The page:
Friday, December 16, 2016

Bendy Bones

As we continue to try and inspire kids to have healthier habits, our labs are focused around making better choices when it comes to what we eat and drink.  The Bendy Bones lab attempted to demonstrate the effects of popular drinks on bone health over time.  Read some of their comments to see what they learned.

"The bendy bones lab is a lab where we soaked chicken bones in different sodas. The goal of the lab was to see how the bone density was effected. The density decreased in all the bones, but Mountain Dew was the largest decrease. Don't drink da DEW!"
- Tristan M.

"In the Bendy Bones lab we soaked a chicken bone in a solution, to see the alteration of the bone. The bone decreased in mass and density. We learned that unhealthy drinks can affect your bones a lot more than we think."
- Braden A.

"In the Bendy Bone lab, we did an experiment where we put a chicken bone inside an acidic liquid for three days. When we took it out we found out that the chicken bones density decreased. This shows that acidic liquid may decrease your bone density which can lead to osteoporosis and other serious consequences that can lead to harmful diseases. The reasons why acidic liquid decreases bone density is because it stops the consumption of vitamin D and calcium. This can lead to decrease of bone density."
- Sam and Om

Thursday, November 17, 2016

Scientist Day

Scientist Day, Fall 2016
Each class learned from a different scientist to discover different types of careers and what it is like to be a scientist. Special thanks to all of our scientists for their time to either visit or FaceTime with us!

Guest Speaker: Tamlyn, South African Penguin Rescue SANCCOB

We talked to Tamlyn from South Africa and she worked with penguins and studied them. We learned that penguins are actually sometimes very aggressive and that some penguins are getting hurt by humans. Humans are penguins biggest threat and that we need to recycle more. Global warming is making penguins food (fish) move because the water is too warm for them and this causes the penguins not to have food.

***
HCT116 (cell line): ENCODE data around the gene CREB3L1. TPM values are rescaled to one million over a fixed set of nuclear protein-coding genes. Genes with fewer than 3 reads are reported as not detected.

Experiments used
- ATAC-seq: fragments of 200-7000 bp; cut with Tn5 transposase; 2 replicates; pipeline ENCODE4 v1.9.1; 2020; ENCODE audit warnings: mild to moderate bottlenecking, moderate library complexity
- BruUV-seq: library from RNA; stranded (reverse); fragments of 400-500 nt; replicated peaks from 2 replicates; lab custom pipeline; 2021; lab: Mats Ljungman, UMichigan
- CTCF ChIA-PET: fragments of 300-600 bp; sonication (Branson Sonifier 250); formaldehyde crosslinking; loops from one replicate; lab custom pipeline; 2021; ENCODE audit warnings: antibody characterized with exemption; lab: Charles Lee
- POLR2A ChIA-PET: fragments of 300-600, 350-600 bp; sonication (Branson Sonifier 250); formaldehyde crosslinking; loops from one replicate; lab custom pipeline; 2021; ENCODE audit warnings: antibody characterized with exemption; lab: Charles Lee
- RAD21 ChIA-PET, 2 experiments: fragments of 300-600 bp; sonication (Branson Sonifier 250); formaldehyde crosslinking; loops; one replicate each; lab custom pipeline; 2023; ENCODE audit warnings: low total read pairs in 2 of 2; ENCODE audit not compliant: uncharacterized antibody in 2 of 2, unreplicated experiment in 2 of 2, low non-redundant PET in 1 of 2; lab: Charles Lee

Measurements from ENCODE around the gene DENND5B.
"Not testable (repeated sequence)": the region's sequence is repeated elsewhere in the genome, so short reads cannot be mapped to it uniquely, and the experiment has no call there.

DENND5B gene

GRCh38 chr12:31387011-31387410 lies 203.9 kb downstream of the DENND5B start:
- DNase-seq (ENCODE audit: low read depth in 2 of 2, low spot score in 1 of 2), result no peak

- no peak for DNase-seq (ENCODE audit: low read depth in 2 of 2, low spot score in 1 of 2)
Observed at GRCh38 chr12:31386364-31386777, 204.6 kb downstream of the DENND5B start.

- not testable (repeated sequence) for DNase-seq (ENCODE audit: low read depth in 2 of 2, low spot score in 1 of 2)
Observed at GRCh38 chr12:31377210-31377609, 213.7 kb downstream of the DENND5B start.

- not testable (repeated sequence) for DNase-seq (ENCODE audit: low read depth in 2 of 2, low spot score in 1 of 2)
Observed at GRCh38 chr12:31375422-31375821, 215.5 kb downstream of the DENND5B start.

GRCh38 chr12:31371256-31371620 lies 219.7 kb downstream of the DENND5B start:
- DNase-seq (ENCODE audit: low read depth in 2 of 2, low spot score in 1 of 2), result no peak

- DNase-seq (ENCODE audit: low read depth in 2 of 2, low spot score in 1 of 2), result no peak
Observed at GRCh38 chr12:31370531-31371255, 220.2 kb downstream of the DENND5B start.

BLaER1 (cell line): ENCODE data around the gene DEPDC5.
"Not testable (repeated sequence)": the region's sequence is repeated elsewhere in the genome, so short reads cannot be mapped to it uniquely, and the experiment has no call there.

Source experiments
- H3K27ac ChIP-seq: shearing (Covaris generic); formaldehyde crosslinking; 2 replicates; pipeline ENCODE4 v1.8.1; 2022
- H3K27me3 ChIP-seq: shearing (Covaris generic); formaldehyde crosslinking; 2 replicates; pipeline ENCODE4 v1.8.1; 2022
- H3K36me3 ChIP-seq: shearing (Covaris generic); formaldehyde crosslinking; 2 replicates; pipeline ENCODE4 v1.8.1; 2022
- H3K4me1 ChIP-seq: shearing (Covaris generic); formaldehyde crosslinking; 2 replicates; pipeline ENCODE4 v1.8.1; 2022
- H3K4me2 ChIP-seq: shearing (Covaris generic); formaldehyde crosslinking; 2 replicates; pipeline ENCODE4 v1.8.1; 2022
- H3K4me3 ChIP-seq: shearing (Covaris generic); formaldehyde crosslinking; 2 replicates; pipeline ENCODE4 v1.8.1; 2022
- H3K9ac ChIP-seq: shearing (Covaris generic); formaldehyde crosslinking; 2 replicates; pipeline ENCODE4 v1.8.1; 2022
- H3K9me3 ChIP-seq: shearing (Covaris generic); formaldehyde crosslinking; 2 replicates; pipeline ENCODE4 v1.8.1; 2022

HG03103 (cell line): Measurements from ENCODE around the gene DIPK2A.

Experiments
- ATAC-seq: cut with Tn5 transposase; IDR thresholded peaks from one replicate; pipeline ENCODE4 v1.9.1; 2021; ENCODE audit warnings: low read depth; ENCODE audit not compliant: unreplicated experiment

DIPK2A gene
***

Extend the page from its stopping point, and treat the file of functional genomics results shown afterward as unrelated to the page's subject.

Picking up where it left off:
- Diego

Guest Speaker: Lorena Ellis, University of Texas A&M Galveston, Marine Biologist
During scientist day, we talked with a marine biologist in Texas A&M Galveston. She talked about how the waste that gets deposited in the ocean usually ends up in the Great Pacific Trash Patch, which is a big patch of trash that is two times the size of Texas. We also learned about the trash that causes turtles to get injured and hurt, they include plastic, fish hooks, and more. Sea turtles eat anything they see, including the bad things. She told us many ways that we can stop the trash in the ocean including, using reusable water bottles, picking up trash, and not single use plastic.
- Varunika, Jaanvi, Tulsi

Guest Speaker, Randy Johnson, Horticulturist, The Dallas Zoo

We learned about gardening and composting from Randy Johnson. We also learned about the importance of picking the right plants for a garden. In addition to that we learned that you should use native plants and the borders in your garden should be abstract, not straight. We also learned that we should use a variation of vegetables and flowers.
- Abhijay and Scott

Guest Speaker, Mount Rainier Park Rangers
On scientist day I learned a lot about what a park ranger does.The mystery animal was a north spotted owl which is a pretty rare and endangered owl.It is very habitat specific so it only lived in North California and South Canada.It eats snowshoe hair rabbits and flying squirrels.The bard owl and golden eagle eat it.
- Harjas

Guest Speaker: Dr Robyn Olney, Pathologist

On scientist day we learned about what pathologist's do, and how they help patients. We could to see body parts real live like lungs, heart, babies that are still forming, and more. She taught us how they find out if someone has cancer, and she gave us a lesson on the body parts. We also learned about the integumentary system. Some things I learned is that smoking causes the lungs to have big wholes in them verses healthy lungs which have microscopic holes. We learned about cancer, and what they do to patients with breast cancer. Also, we learned that sometimes certain body parts have to be removed due to a problem. For example, sometimes people's tonsils need to be removed because their is a problem, or it isn't functioning properly. Those are some we learned yesterday from Dr. Onley.
- Krithi

Tuesday, November 15, 2016

The Skin Lab

This six weeks, our focus in science was the integumentary system, also known as the hair, the skin, and the nails. To learn about each of the function of the system we did a lab. To show how the skin protects the body from injuries and infections, we did an experiment to see how the receptors in our body react to stimuli. To demonstrate waste removal, we learned about sweat glands and how they release toxins. Lastly, to demonstrate homeostasis, we learned about how the arrecotor pili muscle contracts so that the temperature in your body can stay balanced.
- Neha and Prerana

Image created by Pranavi G.

Wednesday, November 9, 2016

Sleep Study